American voters are in many cases misguided and simply angry but the Democrats can neither win nor govern effectively without them. So what's next?
You don’t amass the kind of clout and experience Congressman Joe Crowley had, only to lose a primary to a young, inexperienced challenger, without seriously messing up.
This we know, yet that’s what happened.
Crowley, a longtime Irish American kingmaker in Queens politics who rose to national stature, was beaten soundly by 28-year old Alexandria Ocasio-Cortez, who loudly and proudly declared herself a Democratic socialist. Meaning, in the Age of Trump, a relative moderate like Crowley was not going to get things done.
“I wasn’t born to a wealthy or powerful family,” Ocasio-Cortez said in a video that apparently touched a nerve with many voters.
“This race is about people versus money. We’ve got people, they’ve got money. It’s time we acknowledged that not all Democrats are the same. That a Democrat who takes corporate money, profits off foreclosure, doesn’t live here, doesn’t send his kids to our schools, doesn’t drink our water or breathe our air cannot possibly represent us.”
Having not initially taken his challenger seriously, Crowley spent the waning days of the campaign trying to play catch up.
In the end, voters in Crowley’s district, which includes the historically Irish enclaves of Woodside and Sunnyside in Queens, came out in droves for Ocasio-Cortez.
He is now promising to support her, even though Crowley will technically be on the ballot as the nominee of -- ironically enough -- the Working Families party.
This story has become about much more than the Irish American boss who was toppled by the upstart Hispanic firebrand.
The New Yorker ran a story written by the legendary magazine’s Pulitzer Prize winning editor David Remnick with the headline, “Alexandria Ocasio-Cortez’s Historic Win and the Future of the Democratic Party,” and asked, “Will her Democratic-socialist identity push the party to the left?”
That is the question on the moment, isn’t it? On Sunday the lead story in The New York Times declared, “Democrats Brace as Storm Brews Far to Their Left.”
In New York, actress Cynthia Nixon is trying to play the same role, challenging Governor Andrew Cuomo, who is widely believed to have his eyes on a White House run in 2020.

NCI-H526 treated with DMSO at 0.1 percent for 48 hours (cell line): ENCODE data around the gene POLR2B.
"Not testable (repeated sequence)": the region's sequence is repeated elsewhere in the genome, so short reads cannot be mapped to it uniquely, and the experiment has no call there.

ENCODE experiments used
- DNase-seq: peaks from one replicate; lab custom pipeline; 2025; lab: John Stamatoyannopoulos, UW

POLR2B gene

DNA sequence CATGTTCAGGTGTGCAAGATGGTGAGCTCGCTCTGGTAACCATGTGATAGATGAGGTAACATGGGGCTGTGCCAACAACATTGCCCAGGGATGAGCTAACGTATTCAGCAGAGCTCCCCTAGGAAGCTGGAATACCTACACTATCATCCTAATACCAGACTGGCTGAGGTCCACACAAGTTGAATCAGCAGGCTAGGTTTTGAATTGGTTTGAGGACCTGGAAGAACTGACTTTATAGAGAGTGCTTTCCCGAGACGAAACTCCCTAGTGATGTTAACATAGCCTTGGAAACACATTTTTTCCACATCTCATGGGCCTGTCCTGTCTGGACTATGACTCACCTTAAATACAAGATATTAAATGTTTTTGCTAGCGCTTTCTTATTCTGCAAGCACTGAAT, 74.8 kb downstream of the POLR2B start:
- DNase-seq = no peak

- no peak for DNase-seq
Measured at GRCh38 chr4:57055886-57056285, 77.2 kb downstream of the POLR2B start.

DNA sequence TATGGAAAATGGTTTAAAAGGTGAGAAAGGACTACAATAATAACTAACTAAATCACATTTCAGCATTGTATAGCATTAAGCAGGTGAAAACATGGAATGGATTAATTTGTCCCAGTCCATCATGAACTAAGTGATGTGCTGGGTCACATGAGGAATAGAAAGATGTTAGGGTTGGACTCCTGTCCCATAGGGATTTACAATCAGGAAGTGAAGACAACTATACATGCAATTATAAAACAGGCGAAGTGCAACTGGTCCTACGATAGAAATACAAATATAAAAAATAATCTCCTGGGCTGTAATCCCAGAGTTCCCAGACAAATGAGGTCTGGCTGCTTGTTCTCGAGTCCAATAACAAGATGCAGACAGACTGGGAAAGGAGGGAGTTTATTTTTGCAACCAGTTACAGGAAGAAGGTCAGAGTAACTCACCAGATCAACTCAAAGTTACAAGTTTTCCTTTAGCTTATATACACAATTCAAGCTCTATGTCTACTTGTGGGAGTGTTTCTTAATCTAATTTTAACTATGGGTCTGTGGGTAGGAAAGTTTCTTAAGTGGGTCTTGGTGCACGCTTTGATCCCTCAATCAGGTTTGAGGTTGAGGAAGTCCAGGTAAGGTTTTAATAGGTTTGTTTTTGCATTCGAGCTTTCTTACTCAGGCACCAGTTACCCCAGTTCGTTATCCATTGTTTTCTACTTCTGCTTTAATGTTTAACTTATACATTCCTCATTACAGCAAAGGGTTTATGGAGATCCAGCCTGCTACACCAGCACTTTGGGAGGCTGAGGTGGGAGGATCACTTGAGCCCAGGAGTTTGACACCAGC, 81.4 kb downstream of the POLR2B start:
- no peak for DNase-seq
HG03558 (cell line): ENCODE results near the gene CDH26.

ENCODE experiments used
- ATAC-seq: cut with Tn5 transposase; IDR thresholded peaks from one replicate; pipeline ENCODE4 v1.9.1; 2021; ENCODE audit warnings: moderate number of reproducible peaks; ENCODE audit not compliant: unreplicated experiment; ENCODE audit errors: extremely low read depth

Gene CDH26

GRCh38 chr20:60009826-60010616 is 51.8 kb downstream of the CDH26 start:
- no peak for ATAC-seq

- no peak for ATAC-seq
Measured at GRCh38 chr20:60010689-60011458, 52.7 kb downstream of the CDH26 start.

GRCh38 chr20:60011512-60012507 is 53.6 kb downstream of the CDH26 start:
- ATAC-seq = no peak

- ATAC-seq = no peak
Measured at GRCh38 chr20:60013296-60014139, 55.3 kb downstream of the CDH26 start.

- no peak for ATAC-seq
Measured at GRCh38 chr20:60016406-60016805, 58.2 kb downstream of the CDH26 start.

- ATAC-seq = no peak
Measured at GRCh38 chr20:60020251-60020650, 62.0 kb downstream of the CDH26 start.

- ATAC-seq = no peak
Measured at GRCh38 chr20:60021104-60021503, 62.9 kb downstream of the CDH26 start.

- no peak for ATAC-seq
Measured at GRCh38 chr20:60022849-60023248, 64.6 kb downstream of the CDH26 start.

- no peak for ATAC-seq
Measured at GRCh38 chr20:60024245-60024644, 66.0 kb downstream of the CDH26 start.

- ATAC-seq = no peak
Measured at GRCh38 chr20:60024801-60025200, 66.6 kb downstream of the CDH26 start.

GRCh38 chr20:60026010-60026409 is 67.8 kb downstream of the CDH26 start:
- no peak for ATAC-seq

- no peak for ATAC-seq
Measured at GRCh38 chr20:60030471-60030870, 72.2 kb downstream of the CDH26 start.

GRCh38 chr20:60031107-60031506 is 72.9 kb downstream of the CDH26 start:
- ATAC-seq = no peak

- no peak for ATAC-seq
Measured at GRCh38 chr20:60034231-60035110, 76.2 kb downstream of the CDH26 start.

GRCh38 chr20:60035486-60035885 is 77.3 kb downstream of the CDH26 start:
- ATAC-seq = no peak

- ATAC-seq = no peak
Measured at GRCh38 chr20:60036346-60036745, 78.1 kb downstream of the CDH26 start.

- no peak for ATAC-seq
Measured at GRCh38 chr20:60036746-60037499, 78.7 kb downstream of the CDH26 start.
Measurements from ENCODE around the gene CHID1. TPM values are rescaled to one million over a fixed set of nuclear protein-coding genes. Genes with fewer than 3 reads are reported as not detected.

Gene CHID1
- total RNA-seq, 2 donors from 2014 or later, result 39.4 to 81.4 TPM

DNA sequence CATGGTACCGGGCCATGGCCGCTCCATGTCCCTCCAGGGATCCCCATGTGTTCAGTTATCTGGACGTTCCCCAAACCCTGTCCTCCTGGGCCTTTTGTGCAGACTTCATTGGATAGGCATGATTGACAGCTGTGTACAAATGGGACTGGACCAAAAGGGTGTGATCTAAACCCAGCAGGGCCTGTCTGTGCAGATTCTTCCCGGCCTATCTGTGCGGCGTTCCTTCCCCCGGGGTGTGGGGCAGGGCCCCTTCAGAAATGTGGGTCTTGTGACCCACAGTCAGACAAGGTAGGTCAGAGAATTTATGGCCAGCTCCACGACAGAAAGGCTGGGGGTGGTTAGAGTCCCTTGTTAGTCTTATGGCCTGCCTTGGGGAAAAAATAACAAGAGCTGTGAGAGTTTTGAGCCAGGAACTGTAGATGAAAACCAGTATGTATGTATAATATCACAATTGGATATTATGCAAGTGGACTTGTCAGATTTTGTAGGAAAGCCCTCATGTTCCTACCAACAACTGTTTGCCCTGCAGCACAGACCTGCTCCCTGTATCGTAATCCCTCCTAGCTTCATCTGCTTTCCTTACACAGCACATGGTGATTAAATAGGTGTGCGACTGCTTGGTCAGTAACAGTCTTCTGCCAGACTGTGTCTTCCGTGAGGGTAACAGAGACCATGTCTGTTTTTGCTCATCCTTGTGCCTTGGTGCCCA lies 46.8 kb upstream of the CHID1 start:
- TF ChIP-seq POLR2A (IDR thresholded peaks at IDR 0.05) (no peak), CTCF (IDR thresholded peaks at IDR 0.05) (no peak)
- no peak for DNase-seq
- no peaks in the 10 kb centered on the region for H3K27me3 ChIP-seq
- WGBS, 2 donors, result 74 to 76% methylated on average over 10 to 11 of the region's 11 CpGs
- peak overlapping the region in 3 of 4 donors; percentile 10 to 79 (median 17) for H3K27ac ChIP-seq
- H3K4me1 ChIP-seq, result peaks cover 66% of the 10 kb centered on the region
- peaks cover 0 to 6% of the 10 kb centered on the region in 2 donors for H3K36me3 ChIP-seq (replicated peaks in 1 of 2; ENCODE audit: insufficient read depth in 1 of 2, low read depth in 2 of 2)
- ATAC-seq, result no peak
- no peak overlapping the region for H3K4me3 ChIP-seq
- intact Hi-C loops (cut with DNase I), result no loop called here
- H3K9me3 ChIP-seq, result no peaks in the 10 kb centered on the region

Ocasio-Cortez has already been dispatched to help other insurgent candidates. She flew out to Kansas -- you know, a place some view as the “real” America - and made her pitch that, for too long, struggling Americans have been divided by those who would benefit from such divisions.
“What you have shown me, and what we will show in the Bronx, is that working people in Kansas share the same values -- the same values -- as working people anywhere else,” she said.
That would be nice.
We’ll know a lot more when Ocasio-Cortez has to take a side on some hot button cultural topic like police brutality or the national anthem.
Which brings us back to Joe Crowley. Say what you want about what he did or did not do in the race he lost, here’s what we do know. He didn’t become a Trump supporter. Which a lot of white males -- from Queens to Kansas -- have done.
In many cases these folks are misguided, simply angry. And yet, the Democrats can neither win nor govern effectively without them. Which does not mean people like Ocasio-Cortez have to pander to them.
On the other hand, her characterization of Crowley during the campaign occasionally, um, stretched the truth. As David Remnick noted: “It was hard to think of Joe Crowley as a reactionary ogre. Crowley went to Queens College. His father was a cop, his mother was an immigrant; his cousin was a battalion chief in the Fire Department who was killed on 9/11 making rescue attempts at the World Trade Center.”
There are highly complex questions here about power and privilege, the past and the future. But as certain folks dream about farmers supporting socialists, never underestimate a Republican’s ability to sow conflict and division. And never underestimate a Democrat’s ability to make that job easier.